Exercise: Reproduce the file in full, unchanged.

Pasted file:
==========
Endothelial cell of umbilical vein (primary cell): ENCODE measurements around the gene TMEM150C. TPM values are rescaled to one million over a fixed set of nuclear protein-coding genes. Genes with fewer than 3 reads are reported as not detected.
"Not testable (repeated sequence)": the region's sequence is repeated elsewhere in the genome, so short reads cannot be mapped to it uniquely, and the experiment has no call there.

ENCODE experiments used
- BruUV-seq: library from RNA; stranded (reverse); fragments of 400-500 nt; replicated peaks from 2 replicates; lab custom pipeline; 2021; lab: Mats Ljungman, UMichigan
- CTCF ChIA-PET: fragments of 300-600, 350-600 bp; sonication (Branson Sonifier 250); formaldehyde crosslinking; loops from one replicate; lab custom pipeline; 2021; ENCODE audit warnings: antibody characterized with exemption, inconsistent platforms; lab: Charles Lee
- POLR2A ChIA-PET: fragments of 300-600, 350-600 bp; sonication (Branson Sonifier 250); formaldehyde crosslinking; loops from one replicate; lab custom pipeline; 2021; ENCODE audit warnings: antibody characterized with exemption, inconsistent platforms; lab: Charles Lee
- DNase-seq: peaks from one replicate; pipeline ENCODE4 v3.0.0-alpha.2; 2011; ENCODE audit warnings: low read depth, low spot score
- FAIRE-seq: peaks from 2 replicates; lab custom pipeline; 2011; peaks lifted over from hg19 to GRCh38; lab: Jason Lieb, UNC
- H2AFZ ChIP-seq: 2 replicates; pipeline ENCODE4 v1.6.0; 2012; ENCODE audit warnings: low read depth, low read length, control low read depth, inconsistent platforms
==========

Endothelial cell of umbilical vein (primary cell): ENCODE measurements around the gene TMEM150C. TPM values are rescaled to one million over a fixed set of nuclear protein-coding genes. Genes with fewer than 3 reads are reported as not detected.
"Not testable (repeated sequence)": the region's sequence is repeated elsewhere in the genome, so short reads cannot be mapped to it uniquely, and the experiment has no call there.

ENCODE experiments used
- BruUV-seq: library from RNA; stranded (reverse); fragments of 400-500 nt; replicated peaks from 2 replicates; lab custom pipeline; 2021; lab: Mats Ljungman, UMichigan
- CTCF ChIA-PET: fragments of 300-600, 350-600 bp; sonication (Branson Sonifier 250); formaldehyde crosslinking; loops from one replicate; lab custom pipeline; 2021; ENCODE audit warnings: antibody characterized with exemption, inconsistent platforms; lab: Charles Lee
- POLR2A ChIA-PET: fragments of 300-600, 350-600 bp; sonication (Branson Sonifier 250); formaldehyde crosslinking; loops from one replicate; lab custom pipeline; 2021; ENCODE audit warnings: antibody characterized with exemption, inconsistent platforms; lab: Charles Lee
- DNase-seq: peaks from one replicate; pipeline ENCODE4 v3.0.0-alpha.2; 2011; ENCODE audit warnings: low read depth, low spot score
- FAIRE-seq: peaks from 2 replicates; lab custom pipeline; 2011; peaks lifted over from hg19 to GRCh38; lab: Jason Lieb, UNC
- H2AFZ ChIP-seq: 2 replicates; pipeline ENCODE4 v1.6.0; 2012; ENCODE audit warnings: low read depth, low read length, control low read depth, inconsistent platforms